Saturday, June 16, 2007

Top 10 Episodes, #10: 1.05 "White Rabbit"

Quote: "Last week most of us were strangers. But we're all here now. And God knows how long we're gonna be here. But if we can't live together...we're gonna die alone."



TV.com Rating: 9.0 (not in the Top 50)

Brief synopsis: Jack saves Boone from drowning as Joanna Miller dies after being pulled out into the ocean by a riptide. After blaming himself for not being able to save two people at the same time (typical), Jack sees his father standing at the edge of the water. A moment later, the vision disappears.

He later sees his dad again in the jungle and chases him. Locke goes after Jack and possibly saves his life after he runs off a cliff. Jack has a sit down with Locke, who tells him he needs to catch his "white rabbit" because, like it or not, he's a leader and the people on the beach need him.

Jack follows his father to the water-laden caves where he finds his father's coffin, empty. In a rage, he destroys it and heads back to the beach to tell everyone what he found.

Why it's a classic: A lot of people don't like this episode because it's filled with angsty, "Party of Five" Jackface. But to me, this episode not only establishes Jack as the central hero of the show, it begins the show's pervasive Science vs. Faith theme with a terrific scene between Jack and Locke (thanks to the Lost Hatch for their invaluable episode transcripts):

JackHow are they, the others?
LockeThirsty. Hungry. Waiting to be rescued. And they need someone to tell them what to do.
JackMe? I can't.
LockeWhy can't you?
JackBecause I'm not a leader.
LockeAnd yet they all treat you like one.
JackI don't know how to help them. I'll fail. I don't have what it takes.
LockeWhy are you out here Jack?
JackI think I'm going crazy.
LockeNo. You're not going crazy.
JackNo?
LockeCrazy people don't know they're going crazy. They think they're getting saner. So, why are you out here?
JackI'm chasing something. Someone.
LockeAh. The white rabbit. Alice in Wonderland.
JackYeah, wonderland, because who I'm chasing... he's not there.
LockeBut you see him?
JackYes. But he's not there.
LockeAnd if I came to you and said the same thing, then what would your explanation be, as a doctor.
JackI'd call it a hallucination. A result of dehydration, post traumatic stress, not getting more than 2 hours of sleep a night for the past week. All the above.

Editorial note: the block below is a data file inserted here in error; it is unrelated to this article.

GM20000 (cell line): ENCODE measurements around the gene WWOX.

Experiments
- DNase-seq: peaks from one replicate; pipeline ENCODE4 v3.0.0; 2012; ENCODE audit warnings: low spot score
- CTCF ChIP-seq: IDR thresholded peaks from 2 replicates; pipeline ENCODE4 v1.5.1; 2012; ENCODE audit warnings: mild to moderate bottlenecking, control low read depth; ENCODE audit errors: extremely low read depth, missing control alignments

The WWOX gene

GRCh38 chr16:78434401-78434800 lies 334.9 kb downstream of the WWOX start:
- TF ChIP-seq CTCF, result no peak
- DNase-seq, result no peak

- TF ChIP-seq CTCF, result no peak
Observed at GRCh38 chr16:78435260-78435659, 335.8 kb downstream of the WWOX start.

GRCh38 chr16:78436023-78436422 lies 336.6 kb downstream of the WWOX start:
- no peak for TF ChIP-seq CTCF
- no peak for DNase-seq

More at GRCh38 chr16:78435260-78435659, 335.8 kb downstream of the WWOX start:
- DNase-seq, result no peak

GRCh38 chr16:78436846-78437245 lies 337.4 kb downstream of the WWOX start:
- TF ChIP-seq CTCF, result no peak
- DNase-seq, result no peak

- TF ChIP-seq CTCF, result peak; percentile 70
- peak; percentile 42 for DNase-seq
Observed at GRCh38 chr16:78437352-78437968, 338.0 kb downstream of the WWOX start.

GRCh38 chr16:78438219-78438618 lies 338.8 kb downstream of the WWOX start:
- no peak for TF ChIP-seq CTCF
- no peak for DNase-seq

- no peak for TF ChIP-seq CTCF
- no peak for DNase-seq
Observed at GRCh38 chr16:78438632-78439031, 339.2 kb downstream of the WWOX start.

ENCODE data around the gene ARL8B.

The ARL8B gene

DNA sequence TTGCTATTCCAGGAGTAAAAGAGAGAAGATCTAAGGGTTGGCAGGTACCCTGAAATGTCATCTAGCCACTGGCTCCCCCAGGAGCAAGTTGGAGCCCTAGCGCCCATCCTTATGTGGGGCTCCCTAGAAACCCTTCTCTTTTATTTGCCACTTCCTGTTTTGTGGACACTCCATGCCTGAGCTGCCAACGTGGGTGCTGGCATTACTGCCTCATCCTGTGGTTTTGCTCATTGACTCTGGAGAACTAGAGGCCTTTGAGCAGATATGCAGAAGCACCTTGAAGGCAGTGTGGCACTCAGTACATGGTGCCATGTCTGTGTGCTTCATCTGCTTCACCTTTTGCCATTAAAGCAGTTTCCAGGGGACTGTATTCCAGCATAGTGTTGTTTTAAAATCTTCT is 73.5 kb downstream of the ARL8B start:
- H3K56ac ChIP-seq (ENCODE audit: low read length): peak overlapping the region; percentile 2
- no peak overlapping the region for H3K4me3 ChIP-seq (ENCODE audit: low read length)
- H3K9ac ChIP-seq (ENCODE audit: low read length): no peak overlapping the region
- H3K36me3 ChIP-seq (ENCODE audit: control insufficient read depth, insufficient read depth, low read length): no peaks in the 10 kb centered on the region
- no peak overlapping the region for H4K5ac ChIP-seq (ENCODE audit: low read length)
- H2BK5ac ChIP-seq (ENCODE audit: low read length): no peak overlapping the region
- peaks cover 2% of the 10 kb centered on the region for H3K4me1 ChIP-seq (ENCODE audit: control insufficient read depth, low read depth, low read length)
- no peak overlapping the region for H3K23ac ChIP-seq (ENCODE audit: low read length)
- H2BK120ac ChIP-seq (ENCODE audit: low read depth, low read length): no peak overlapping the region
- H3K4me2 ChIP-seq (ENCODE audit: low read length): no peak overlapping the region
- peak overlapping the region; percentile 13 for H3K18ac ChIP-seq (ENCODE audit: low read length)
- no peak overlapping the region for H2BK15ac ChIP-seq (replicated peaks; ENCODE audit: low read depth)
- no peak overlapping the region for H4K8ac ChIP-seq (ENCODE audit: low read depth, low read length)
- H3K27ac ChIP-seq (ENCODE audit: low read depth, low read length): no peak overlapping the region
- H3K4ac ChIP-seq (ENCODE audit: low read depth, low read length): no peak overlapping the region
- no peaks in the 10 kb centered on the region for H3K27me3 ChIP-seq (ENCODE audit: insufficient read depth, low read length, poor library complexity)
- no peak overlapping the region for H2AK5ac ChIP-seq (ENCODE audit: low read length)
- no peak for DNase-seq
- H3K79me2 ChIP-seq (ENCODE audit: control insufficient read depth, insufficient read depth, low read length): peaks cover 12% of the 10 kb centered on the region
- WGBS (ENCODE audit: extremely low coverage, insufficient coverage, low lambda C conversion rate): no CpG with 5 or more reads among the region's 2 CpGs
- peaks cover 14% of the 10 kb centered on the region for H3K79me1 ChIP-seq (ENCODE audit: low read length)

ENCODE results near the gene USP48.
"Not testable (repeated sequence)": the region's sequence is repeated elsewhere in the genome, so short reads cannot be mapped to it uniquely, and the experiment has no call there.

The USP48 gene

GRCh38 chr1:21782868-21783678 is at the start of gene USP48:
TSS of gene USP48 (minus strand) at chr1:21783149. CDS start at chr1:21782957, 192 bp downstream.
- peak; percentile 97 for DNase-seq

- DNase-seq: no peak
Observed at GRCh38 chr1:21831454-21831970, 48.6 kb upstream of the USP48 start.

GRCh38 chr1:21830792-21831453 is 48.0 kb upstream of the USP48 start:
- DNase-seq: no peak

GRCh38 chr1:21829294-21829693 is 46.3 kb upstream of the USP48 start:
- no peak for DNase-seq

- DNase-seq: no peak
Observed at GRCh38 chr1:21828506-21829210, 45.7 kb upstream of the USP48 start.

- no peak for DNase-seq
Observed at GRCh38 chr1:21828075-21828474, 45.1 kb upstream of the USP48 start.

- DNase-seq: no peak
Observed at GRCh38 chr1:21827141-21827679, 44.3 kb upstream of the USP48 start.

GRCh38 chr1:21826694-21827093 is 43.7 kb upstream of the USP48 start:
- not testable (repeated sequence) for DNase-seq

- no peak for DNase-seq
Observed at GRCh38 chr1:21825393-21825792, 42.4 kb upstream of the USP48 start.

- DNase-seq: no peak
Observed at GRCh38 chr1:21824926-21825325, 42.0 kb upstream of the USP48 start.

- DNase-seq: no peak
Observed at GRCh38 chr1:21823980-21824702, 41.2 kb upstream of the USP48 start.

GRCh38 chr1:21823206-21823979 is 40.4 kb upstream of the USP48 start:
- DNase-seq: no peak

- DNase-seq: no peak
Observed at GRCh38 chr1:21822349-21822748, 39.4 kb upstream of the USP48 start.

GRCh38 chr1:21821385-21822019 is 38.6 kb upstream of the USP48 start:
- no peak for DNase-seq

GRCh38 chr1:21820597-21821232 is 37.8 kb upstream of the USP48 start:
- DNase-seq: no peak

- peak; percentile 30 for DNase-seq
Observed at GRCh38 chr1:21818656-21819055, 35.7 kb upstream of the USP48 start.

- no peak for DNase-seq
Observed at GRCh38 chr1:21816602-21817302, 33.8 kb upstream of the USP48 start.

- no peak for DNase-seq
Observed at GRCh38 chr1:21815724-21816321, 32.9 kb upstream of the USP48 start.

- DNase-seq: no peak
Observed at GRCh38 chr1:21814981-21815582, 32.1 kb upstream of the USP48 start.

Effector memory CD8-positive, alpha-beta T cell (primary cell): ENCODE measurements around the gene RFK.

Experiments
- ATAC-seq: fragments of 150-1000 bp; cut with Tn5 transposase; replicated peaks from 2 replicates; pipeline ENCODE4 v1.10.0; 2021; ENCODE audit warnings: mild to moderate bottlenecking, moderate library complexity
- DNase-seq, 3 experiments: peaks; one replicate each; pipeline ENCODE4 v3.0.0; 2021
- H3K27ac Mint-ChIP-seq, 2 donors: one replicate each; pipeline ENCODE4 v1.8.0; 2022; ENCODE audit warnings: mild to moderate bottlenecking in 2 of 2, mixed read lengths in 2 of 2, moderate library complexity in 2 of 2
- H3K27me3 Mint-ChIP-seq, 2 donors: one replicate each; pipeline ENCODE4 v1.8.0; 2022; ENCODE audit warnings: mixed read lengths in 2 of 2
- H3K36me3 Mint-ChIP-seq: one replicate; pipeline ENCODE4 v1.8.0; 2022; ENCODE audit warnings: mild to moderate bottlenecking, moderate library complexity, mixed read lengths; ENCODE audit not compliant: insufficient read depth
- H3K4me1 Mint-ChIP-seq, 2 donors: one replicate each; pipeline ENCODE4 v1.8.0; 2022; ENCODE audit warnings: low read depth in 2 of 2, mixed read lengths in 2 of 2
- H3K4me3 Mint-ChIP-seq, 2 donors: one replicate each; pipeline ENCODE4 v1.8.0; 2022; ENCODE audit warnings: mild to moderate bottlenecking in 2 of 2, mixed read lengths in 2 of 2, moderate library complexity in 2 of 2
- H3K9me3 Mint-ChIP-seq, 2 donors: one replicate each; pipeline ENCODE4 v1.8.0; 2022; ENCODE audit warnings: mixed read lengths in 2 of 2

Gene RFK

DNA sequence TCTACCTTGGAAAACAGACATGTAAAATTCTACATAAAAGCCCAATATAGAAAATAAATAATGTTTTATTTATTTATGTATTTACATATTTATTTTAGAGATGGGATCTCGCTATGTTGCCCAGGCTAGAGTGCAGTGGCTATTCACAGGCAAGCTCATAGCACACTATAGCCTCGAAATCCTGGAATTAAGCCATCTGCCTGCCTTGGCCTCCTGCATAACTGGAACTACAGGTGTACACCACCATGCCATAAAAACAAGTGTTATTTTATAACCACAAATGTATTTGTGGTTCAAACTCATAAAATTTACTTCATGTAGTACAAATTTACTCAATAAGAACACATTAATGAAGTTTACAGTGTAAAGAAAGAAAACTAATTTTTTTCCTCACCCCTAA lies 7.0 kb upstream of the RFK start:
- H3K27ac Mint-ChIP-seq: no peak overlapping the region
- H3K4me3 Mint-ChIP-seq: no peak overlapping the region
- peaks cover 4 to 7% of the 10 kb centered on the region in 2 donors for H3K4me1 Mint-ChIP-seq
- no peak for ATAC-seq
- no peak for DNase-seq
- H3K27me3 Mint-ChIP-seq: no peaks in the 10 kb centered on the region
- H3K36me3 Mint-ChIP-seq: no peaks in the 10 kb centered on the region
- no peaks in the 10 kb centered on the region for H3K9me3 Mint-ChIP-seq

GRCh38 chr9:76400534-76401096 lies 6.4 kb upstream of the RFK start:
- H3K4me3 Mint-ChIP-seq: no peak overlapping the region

LockeAll right, then. You're hallucinating. But what if you're not?
JackThen we're all in a lot of trouble.
LockeI'm an ordinary man Jack, meat and potatoes, I live in the real world. I'm not a big believer in magic. But this place is different. It's special. The others don't want to talk about it because it scares them. But we all know it. We all feel it. Is your white rabbit a hallucination? Probably. But what if everything that happened here, happened for a reason? What if this person that you're chasing is really here?
JackThat's impossible.
LockeEven if it is, let's say it's not.
JackThen what happens when I catch him?
LockeI don't know. But I've looked into the eye of this island. And what I saw was beautiful.
JackWait, wait, where are you going?
LockeTo find some more water.
JackI'll come with you.
LockeNo. You need to finish what you've started.
JackWhy?
LockeBecause a leader can't lead until he knows where he's going.

Not only is this the first time Jack and Locke have really squared off, but it the first time we hear Locke describe the Monster as being "beautiful." It's also the start of John's wise man/shaman role that he maintained so well throughout all of first season and subsequently lost when he found the button. I still get goosebumps watching them square off for the first time.

It's also interesting to point out here the parallels between Jack's vision of his father and young Ben's vision of his mother. First of all, remember that Richard considered Ben very special for seeing a vision on the island. I wonder what he would say if he knew Jack saw his dad?